Saturday, January 28, 2023

An Overly Detailed How-To for Pretty Good Coffee

I am a self-professed recovering coffee snob. While I appreciate a finely crafted cup of coffee, my opinions on it are much the same as my views on pizza: Even a mediocre pizza is still pizza, and thus is still pretty good pizza. It's a good cup of coffee if you like what's in your cup, and I hold that as truth. 

However, on weekends I like to treat myself to a little meditation in a cup by making coffee with my French press. It's a process that I have practiced for years, and I have worked this practice to make an end product I thoroughly enjoy, so I'd like to share that with you.

First, I wake up earlier than I'd like. As I've gotten older (and no longer work until 11pm since I left the hotel industry), I've found my body likes to start the day before 6:30am, and generally likes to get going by 5:30am. So, silently, as to not wake up my spouse, I make my way to the kitchen and gather my tools for a good batch of coffee.  

I like a good whole bean coffee when making coffee in a press. Caster's Coffee is a local roaster in Lancaster, California, who trains and employs unhoused people in the community to help elevate them from homelessness. They roast beans from small, independent farms from Central America and Africa in their facility not too far from my house. I like their Poppy Blend; it's bright, mildly floral, and even-bodied, though their Challenger Blend dark roast is great too. 

I have found that grinding beans by hand in a burr grinder produces better results than with an electric blade grinder; a burr grinder gives a more consistent grind than a blade grinder so there isn't so much sludge on the bottom of the cup, though a blade grinder is fine for drip coffee in my opinion. Grinding by hand is a slow process but one that allows me to appreciate the aroma of the coffee and the feel of the grounds, and grinding whole beans allows the oils inside them to be released as fresh as possible, making a more complex and delicious cup.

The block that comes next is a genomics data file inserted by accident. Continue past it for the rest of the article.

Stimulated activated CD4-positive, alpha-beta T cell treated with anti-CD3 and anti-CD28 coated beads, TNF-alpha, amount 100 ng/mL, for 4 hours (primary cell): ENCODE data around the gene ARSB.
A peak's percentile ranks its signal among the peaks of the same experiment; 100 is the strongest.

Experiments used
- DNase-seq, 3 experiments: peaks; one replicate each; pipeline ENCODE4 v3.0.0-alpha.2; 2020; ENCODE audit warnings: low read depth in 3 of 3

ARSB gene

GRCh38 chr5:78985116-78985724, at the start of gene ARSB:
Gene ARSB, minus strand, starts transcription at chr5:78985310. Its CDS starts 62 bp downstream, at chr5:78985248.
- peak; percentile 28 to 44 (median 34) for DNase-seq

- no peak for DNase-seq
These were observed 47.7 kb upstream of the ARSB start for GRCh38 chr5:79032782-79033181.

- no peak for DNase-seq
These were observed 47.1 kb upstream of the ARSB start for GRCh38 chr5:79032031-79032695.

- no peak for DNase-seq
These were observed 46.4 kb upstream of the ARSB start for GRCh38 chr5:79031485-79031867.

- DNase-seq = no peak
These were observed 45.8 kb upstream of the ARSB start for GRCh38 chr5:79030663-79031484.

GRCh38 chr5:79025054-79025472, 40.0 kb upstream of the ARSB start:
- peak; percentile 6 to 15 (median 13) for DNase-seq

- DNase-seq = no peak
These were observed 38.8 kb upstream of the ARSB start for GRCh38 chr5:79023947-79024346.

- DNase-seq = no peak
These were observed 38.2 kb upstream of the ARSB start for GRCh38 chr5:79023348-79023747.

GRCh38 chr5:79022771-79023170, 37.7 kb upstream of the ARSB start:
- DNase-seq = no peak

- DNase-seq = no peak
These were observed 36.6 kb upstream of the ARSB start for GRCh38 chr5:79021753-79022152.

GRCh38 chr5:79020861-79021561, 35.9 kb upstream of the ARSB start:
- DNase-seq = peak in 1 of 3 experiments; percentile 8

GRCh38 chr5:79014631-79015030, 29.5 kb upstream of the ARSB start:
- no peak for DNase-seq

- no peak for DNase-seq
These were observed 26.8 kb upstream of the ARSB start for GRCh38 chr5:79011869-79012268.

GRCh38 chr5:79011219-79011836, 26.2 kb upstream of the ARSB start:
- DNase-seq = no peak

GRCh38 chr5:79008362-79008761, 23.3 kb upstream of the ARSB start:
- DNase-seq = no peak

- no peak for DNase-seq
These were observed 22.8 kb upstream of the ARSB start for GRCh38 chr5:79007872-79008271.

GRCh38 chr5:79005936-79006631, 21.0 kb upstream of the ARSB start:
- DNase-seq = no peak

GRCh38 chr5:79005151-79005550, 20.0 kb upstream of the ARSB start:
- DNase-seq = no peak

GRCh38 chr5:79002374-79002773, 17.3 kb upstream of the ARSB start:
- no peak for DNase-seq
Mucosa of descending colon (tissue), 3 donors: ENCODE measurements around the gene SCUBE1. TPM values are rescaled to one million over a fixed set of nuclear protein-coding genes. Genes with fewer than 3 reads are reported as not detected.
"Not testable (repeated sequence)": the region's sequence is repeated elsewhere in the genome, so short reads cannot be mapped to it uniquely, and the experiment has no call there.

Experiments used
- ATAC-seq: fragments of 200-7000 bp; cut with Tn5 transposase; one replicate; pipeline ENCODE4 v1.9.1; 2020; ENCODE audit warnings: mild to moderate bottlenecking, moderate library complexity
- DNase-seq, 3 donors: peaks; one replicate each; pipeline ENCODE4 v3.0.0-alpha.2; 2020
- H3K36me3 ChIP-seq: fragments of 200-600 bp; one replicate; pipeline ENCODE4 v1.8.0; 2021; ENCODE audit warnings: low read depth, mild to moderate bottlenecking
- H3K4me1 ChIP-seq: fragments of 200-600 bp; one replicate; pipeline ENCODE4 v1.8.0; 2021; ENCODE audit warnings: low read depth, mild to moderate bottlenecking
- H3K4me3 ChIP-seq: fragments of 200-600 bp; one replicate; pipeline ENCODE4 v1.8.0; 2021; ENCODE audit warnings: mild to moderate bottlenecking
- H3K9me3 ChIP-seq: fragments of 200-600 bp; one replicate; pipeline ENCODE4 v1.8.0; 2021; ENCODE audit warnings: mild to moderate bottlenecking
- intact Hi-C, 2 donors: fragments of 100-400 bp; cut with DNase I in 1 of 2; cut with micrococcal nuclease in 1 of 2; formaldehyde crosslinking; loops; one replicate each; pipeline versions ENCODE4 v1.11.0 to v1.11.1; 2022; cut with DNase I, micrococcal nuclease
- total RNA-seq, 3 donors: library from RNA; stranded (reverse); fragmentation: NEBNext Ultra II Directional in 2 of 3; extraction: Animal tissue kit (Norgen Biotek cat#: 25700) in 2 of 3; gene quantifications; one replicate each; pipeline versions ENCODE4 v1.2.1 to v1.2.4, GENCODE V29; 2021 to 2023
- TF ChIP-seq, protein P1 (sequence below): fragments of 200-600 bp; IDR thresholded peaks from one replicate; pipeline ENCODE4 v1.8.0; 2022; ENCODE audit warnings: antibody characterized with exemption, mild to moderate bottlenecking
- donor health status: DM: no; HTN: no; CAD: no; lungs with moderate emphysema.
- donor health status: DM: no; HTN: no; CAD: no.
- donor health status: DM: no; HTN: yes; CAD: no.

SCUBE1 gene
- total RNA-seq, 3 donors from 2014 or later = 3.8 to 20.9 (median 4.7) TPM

I measure out about three tablespoons of beans per cup-- not like per 8 fluid ounces, but for each cup of coffee I plan to drink, which is more like 12 ounces or so I think. Generally, with a drip machine, I'll do one tablespoon of ground coffee to 6 ounces of water, but I like a more robust batch of pressed coffee. Plus, I find a coarser grind can make a batch of coffee weaker, so I err on the bolder side. 

I fill my kettle with two coffee cups of water, plus another third or so to compensate for the water absorbed by the grounds. The kettle itself is an Optimus Terra that I got from Elevation Sierra Adventure Essentials years ago after using it to transfer eggnog to my first world-renowned Independence Fruitcake Festival. Over the years-- and many cups of coffee and tea-- I've come to learn the sounds it makes when the water is the temperature I want. The recommended temperature to brew coffee is 200F, and most hot water dispensers and electric kettles will get to about that, but as long as the water is just below boiling you're good.